Sunday, May 09, 2010

Straight Talk about Brutality of White Collar Crime from a Convicted Felon

Updated to include another interview

If you want to truly understand the brutal nature of white collar crime in all of its gory detail, please listen to my videotaped interview below that is featured on the Con Artist Hall of Infamy website (here). In part one and two of a series of chilling interviews with journalist Becca MacLaren, I discuss the basic tactics that white collar criminals use to exploit and scam their victims:
White collar criminals consider your humanity, ethics, and good intentions as a weakness to be exploited in the execution of their crimes.
White collar criminals measure their effectiveness by the comfort level of their victims.

White collar criminals build a wall of false integrity around them to gain the trust of their victims.
Sam Antar Interview, Part 1: The Rules of Criminality

Sam Antar Interview, Part 2: Humanity, or the lack thereof

The Con Artist Hall of Infamy was founded by Warren Hellman and Arthur Rock, two billionaires with a fascination of white collar crime and a passion dedicated towards educating the public about the cold-blooded brutality of criminality.

The interview was videotaped last March during my visit to teach at Stanford Law and Business Schools. In future blog posts, I will show more video clips of my interview with Becca MacLaren on white collar crime.

Special thanks to the Con Artist Hall of Infamy and Stanford for inviting me to share my views on white collar crime.

Interviewed by "Fraud Girl" from Simoleon Sense Blog

Recently, I was contacted by a very bright forensic accounting blogger who writes under the pseudonym "Fraud Girl" for the Simoleon Sense blog, which is administered by another bright analyst and investigative blogger Miguel Barbosa. "Fraud Girl" wanted to know about my mindset as a forcibly "retired" criminal. A full transcript of the interview can be read here.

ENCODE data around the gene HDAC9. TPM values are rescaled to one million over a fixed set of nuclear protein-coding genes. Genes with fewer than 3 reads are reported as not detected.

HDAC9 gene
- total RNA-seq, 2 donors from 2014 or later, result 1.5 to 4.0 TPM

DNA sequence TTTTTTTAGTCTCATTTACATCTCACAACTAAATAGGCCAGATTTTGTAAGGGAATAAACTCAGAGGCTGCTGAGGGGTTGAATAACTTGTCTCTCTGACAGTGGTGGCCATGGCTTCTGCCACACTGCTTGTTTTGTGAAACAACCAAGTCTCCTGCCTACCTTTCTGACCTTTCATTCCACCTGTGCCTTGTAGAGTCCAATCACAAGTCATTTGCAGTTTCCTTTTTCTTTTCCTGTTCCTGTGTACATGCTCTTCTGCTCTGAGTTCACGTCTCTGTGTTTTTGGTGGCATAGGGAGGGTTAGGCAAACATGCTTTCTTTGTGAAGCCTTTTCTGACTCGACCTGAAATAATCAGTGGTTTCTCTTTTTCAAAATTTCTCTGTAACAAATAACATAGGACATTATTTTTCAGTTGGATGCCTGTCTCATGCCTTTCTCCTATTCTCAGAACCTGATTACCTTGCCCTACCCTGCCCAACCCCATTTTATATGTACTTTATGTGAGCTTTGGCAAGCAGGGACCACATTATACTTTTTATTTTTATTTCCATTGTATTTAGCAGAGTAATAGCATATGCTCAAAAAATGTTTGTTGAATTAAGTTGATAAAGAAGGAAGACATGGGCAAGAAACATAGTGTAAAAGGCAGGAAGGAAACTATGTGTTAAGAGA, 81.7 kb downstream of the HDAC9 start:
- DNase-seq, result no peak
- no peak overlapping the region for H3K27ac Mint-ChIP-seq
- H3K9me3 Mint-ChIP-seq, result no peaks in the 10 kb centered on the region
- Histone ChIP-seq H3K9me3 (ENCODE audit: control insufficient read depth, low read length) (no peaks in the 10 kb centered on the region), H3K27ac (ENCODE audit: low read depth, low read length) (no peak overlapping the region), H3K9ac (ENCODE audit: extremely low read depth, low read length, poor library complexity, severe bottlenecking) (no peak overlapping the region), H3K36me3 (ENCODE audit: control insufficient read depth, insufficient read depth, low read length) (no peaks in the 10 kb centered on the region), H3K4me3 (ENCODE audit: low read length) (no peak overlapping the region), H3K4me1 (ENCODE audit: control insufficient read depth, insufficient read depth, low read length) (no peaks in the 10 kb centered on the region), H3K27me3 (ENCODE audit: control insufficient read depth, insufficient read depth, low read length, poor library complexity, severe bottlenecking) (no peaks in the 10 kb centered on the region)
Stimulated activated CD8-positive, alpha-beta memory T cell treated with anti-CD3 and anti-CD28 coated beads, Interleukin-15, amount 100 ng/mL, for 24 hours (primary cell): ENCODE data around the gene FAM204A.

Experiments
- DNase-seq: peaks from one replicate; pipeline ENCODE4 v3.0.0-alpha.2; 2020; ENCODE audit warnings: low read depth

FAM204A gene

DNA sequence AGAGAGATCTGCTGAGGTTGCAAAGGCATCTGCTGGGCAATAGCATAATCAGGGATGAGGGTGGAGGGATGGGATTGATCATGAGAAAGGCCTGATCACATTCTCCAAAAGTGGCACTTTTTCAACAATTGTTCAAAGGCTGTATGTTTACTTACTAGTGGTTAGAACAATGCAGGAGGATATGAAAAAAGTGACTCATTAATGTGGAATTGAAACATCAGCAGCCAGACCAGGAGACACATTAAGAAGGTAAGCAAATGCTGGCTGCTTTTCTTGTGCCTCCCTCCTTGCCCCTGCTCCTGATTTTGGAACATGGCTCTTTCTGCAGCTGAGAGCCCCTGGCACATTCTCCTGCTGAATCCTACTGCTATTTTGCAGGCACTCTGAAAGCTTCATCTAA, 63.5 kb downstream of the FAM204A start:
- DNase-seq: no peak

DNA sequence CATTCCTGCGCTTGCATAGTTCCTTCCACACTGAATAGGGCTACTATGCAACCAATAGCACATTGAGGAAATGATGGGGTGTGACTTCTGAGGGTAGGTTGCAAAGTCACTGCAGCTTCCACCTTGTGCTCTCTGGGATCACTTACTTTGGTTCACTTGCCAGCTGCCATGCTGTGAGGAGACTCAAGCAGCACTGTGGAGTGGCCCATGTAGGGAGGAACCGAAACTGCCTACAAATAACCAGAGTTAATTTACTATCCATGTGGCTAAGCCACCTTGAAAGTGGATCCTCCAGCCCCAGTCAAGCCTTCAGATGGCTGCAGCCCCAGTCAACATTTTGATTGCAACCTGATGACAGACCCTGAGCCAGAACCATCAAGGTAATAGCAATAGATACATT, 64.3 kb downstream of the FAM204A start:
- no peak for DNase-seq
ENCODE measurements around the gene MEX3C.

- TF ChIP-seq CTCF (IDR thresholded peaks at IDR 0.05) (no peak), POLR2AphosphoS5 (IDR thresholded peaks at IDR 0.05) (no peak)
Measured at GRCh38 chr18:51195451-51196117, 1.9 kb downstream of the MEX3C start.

Here's a sample Q & A from the interview:
Question: How can people go acquire the experience to really understand financial criminals? Do courses help? Is it just real life experience? What will help forensic accountants get through it?

Answer: It’s a combination of both. For example, The Going Concern blog recently did a thing about what is takes to become a forensic accountant. The problem is before you even get to the skill set to be a good forensic accountant you need to get a double set of iron clad balls and triple thick skin because criminals fight back. We don’t play fair. We have no respect for you. We have no respect for your laws. We don’t have respect for your customs. In fact, your laws and customs make it easier for us to commit our crimes. It’s a paradox. The more humane the society is, the easier it is to commit the crimes. Humanity limits your behavior but it doesn’t limit our behavior because we’re immoral human beings.

Question: It’s a huge problem. The cases I’m looking into are getting bigger and are getting worse…

Answer: You’re seeing most of these cases now because of a faltering economy. If the economy were good you wouldn’t even have known who Harry Markopolos was. He would still be writing letters to the SEC and they would still be ignoring him.
Until society learns about the psychology of white collar crime and the tactics used by criminals to defraud their victims, society is doomed to be victimized over and over again by ruthless thugs like I was, as the criminal CFO of Crazy Eddie back in the day.

Special thanks to "Fraud Girl" and Miguel Barbosa for seeking my input on white collar crime.

Written by:

Sam E. Antar

Recommended Reading

Going Concern: Sam Antar at Stanford: Jr. Deputy Accountant Gets a Live Dose of the Criminal Mind by Adrienne Gonzalez

White Collar Fraud: The Real Reason Behind Danny DeVito’s Crazy Eddie Movie Project Meltdown from Eddie Antar’s Cousin and Criminal CFO Sam E. Antar


I am a convicted felon and a former CPA. As the criminal CFO of Crazy Eddie, I helped Eddie Antar and other members of his family mastermind one of the largest securities frauds uncovered during the 1980's. I committed my crimes in cold-blood for fun and profit, and simply because I could.

If it weren't for the efforts of the FBI, SEC, Postal Inspector's Office, US Attorney's Office, and class action plaintiff's lawyers who investigated, prosecuted, and sued me, I would still be the criminal CFO of Crazy Eddie today.

There is a saying, "It takes one to know one." Today, I work very closely with the FBI, IRS, SEC, Justice Department, and other federal and state law enforcement agencies in training them to identify and catch white-collar criminals.

Recently, I exposed financial reporting violations by (NASDAQ: OSTK) as an independent whistleblower.  The Securities and Exchange Commission is investigating and its CEO Patrick Byrne for securities law violations (Details here, and here).

My pro bono work for the federal government is a freebie to law enforcement in order to help get me into heaven, though I doubt that I will ever get there.

I do not seek or want forgiveness for my vicious crimes from my victims. Anything that I may do in helping law enforcement does not undo any of my heinous crimes. I plan on frying in hell with other white collar criminals for a very long time.

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